Favourite Share

Cyber Self Harm

The internet is no bad thing. But what if people started using it to self-harm? Director of Selfharm.co.uk, Rachel Welch, uncovers a shocking new trend in young people's behaviour online.

 The internet is no bad thing. But what if people started using it to self-harm? Director of Selfharm.co.uk, Rachel Welch, uncovers a shocking new trend in young people's behaviour online.

 Ellie busily scrolls through Facebook after a frustrating day at school, reading multiple status updates from friends she only said goodbye to less than an hour ago. She ‘likes’ a photo of her niece recently posted by her sister-in-law, before adding ‘cuuuuuute <3’ in the comment box. After getting changed out of her uniform and fetching a drink, Ellie settles onto her bed and logs on to Ask.fm. Carefully and deliberately she posts a question: ‘What’s the best thing about me?’ before quickly signing out. Heart racing a little, Ellie logs back in, only this time she isn’t Ellie, she’s using a profile called Staceeyy. She finds her question and replies: ‘Nothing. You are nothing.’

We are all too familiar with the dangers of the internet, with headlines screaming statistics relating to cyber-bulling and grooming. Furthermore, we know only too well the prevalence of websites and forums encouraging young people into a dark world of pornography, self-harm, crime and even suicide. But recent reports suggest there may be a hidden danger not previously considered; a danger of young people using the virtual world to bully themselves, and elicit the help of unwitting strangers to assist them.

It almost seems absurd that someone might post abusive messages to themselves online, but that’s exactly what Ben found himself doing. At 16, Ben found himself reading posts on Facebook and felt tempted to chip in with comments he knew would be met with disagreement. He wasn’t looking to cause trouble; what Ben wanted was to be on the receiving end of what he considered was much-deserved abuse. Ben says it started by accident: ‘I was already online and was just feeling really awful. I saw that someone had posted something that I agreed with but lots of people didn’t. I commented and people started to be horrible; everyone was saying things that I felt were true and that’s what led me to do it more often.’ This type of behaviour is an extension of self-harm. It may not leave a visible injury in the way ‘conventional’ harming might, but it needs to be recognised as a real emotional danger to young people who already have a very fractured and damaged sense of self. As Ben describes: ‘It was a weird feeling, as I believed everything they were saying about me… It was all the feelings I had about myself being confirmed. In a way it felt good, it persuaded me I was as bad as I thought; I wasn’t imagining it.’

Posting inflammatory messages online in order to get a response may have previously been considered ‘trolling’, but as Ben demonstrates, behind a so-called ‘troll’ may in fact be a vulnerable young person longing to have others confirm what they wrongly believe to be true. Seeing comments on the internet which confirm how they feel about themselves validates how little they think they’re worth, and as we know only too well, the internet is full of people only happy to oblige with relatively little encouragement.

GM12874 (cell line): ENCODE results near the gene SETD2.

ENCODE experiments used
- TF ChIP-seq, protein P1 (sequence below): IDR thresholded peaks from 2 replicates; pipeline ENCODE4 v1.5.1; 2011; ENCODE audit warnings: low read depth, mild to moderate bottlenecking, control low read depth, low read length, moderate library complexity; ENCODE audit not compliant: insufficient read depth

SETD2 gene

Another young person, Ellie, describes setting up multiple accounts and profiles across several different websites and having dozens of abusive conversations with herself. She says: ‘I knew it was me writing that stuff, but on the screen it wasn’t me. On the screen it was my mum or my best friend. The posts would say I was ugly, I was useless, I wasn’t loved… all the stuff in my head. If I saw it in black and white coming from ‘other people’ I knew it must be true. But it was exhausting to keep up with.’

Psychologically this form of emotional self-harm is very complex. It may involve a young person creating multiple accounts and profiles online, which demonstrates intent. Evidence of intent suggests the underlying feelings of worthlessness have been there for a while, and the sufferer will have reached a very unsettling point of struggling before finding a ‘solution’ in using the internet in this way. Individuals who physically harm themselves may have gone on a very similar journey, but while the blade provides relief for some, negative emotional reinforcements are what others find themselves craving. Just because this type of behaviour doesn’t leave an injury or fit what we’ve previously understood self-harm to look like doesn’t mean we should disregard it or pay less attention to it. We know that all self-harming behaviours are damaging, and we also know they can take many different forms and change rapidly - someone who is abusing themselves via the internet one day may be burning their skin next week, and equally, a young person engaging in hair-pulling may soon progress to a more emotional form of self-harm as described by Ben and Ellie.

In the same way physical self-harm can sometimes be detected, so too can emotional self-abuse. Ben says: ‘I never told anyone, but it was spotted by adults who asked what was going on. I never told them, I just said everything was fine as I wasn’t willing to accept I had a problem at the time. Lots of my friends just thought that I was getting bullied and tried to help, but I said that all was fine. I told them I could handle it.’ Ellie’s experiences of posting messages to herself also led friends to worry that she was being bullied, and some would even join in the threads to try and defend her. ‘It was awful,’ she says. ‘My friends were trying to protect me and stick up for me, so to keep it up I ended up posting nasty messages to them too. It was killing me seeing them get so angry on my behalf, and it was then that I knew I had to stop. It wasn’t about hurting other people, it was about hurting myself.’